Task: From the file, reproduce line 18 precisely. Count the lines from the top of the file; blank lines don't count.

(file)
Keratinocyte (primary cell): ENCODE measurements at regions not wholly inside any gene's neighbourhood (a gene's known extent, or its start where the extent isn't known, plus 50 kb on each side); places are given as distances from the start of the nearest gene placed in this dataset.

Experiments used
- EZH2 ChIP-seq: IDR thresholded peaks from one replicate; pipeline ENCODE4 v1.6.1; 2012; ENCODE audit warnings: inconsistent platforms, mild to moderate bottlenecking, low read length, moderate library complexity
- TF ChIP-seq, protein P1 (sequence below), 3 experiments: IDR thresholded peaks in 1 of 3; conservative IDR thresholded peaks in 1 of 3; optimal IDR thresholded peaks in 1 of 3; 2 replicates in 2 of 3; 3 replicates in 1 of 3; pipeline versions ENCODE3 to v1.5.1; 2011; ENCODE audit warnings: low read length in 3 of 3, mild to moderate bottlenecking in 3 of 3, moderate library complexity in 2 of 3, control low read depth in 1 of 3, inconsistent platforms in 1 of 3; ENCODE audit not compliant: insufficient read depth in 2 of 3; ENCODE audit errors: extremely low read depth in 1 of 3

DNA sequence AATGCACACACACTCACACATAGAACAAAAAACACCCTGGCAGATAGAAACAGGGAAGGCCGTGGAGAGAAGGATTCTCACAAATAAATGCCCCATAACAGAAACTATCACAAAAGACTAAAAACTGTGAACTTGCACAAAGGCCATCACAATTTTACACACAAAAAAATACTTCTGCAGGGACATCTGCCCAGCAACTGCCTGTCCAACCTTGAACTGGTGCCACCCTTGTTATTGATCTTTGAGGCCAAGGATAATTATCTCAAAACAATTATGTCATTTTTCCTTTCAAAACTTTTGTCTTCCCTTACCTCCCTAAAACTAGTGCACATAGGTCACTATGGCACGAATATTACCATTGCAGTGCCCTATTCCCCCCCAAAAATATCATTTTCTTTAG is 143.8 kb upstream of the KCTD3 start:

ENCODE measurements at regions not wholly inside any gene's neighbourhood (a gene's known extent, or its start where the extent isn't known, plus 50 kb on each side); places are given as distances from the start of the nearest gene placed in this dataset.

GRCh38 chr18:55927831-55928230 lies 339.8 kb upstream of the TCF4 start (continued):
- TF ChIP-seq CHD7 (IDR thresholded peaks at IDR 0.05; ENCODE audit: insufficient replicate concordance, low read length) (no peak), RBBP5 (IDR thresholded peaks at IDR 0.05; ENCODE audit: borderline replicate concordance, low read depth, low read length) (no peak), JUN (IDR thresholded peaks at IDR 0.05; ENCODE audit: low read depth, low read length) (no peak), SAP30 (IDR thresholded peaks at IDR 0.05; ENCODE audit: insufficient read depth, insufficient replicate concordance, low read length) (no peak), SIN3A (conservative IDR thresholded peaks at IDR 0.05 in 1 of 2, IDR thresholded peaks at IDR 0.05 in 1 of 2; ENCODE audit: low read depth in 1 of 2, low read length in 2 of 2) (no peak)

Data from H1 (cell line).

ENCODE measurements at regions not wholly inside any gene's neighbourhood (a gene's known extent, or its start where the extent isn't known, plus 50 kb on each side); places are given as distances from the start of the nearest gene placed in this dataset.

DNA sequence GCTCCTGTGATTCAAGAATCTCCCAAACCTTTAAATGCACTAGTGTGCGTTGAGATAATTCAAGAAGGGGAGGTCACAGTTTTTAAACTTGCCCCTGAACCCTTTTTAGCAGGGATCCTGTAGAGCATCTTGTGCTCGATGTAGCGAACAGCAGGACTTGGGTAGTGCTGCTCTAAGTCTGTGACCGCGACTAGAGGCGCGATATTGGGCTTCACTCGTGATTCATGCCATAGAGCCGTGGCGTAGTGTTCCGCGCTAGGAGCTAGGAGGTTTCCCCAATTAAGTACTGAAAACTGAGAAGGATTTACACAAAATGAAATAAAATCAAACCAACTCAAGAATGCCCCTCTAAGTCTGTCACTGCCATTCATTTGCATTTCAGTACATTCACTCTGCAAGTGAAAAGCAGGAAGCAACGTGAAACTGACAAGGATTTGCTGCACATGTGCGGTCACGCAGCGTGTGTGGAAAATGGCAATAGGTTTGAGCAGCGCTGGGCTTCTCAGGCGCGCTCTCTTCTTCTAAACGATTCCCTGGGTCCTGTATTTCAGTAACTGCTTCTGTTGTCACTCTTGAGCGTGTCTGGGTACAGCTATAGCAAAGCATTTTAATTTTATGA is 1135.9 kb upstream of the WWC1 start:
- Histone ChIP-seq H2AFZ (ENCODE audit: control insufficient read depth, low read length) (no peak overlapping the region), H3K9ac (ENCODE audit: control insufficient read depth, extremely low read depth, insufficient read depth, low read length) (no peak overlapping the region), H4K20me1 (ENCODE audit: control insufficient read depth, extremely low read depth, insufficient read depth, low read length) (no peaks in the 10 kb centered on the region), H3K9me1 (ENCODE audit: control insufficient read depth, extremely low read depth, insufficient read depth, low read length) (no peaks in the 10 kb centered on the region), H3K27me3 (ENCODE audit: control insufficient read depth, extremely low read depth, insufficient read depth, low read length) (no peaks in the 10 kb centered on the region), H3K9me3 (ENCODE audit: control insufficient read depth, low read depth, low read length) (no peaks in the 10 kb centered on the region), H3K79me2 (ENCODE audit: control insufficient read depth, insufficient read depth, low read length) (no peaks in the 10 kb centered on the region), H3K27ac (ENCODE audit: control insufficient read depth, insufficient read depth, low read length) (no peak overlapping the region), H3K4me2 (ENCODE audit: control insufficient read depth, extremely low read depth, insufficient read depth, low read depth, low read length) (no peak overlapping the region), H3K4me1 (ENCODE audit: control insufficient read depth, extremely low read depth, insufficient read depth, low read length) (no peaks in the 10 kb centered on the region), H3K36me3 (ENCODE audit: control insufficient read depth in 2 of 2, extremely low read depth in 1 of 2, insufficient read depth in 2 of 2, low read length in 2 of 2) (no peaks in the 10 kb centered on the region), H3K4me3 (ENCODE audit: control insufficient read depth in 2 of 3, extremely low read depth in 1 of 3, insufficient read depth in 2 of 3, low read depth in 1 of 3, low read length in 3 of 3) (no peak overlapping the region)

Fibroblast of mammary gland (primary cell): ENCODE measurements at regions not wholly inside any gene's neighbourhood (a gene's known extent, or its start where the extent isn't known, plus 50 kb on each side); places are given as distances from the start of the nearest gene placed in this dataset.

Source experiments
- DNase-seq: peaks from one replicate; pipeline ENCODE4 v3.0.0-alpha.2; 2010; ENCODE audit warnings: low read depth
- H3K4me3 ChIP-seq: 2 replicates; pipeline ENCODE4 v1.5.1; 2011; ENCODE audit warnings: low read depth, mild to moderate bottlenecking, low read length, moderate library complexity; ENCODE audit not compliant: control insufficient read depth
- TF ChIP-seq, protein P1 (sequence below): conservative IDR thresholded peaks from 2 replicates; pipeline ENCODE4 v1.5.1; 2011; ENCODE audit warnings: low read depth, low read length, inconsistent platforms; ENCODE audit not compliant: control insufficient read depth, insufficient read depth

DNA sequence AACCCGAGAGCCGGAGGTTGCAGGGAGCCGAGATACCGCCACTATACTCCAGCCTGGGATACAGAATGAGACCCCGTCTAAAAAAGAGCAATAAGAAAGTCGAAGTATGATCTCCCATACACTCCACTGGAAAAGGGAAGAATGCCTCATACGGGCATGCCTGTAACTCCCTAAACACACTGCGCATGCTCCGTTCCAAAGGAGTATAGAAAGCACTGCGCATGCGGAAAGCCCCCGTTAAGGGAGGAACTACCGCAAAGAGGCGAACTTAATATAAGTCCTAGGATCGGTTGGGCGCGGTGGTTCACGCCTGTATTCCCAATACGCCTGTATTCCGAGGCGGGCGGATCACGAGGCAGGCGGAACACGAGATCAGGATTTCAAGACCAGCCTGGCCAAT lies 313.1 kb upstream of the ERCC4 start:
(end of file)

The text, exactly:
DNA sequence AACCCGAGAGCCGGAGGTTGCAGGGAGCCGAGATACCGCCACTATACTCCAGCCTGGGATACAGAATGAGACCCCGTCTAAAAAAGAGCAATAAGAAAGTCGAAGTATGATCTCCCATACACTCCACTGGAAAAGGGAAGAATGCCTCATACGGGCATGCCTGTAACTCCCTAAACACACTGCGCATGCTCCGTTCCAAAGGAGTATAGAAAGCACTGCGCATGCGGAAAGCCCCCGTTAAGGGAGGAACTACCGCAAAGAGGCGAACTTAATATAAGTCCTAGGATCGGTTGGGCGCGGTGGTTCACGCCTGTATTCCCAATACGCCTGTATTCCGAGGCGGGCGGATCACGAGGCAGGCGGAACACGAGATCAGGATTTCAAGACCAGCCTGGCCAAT lies 313.1 kb upstream of the ERCC4 start: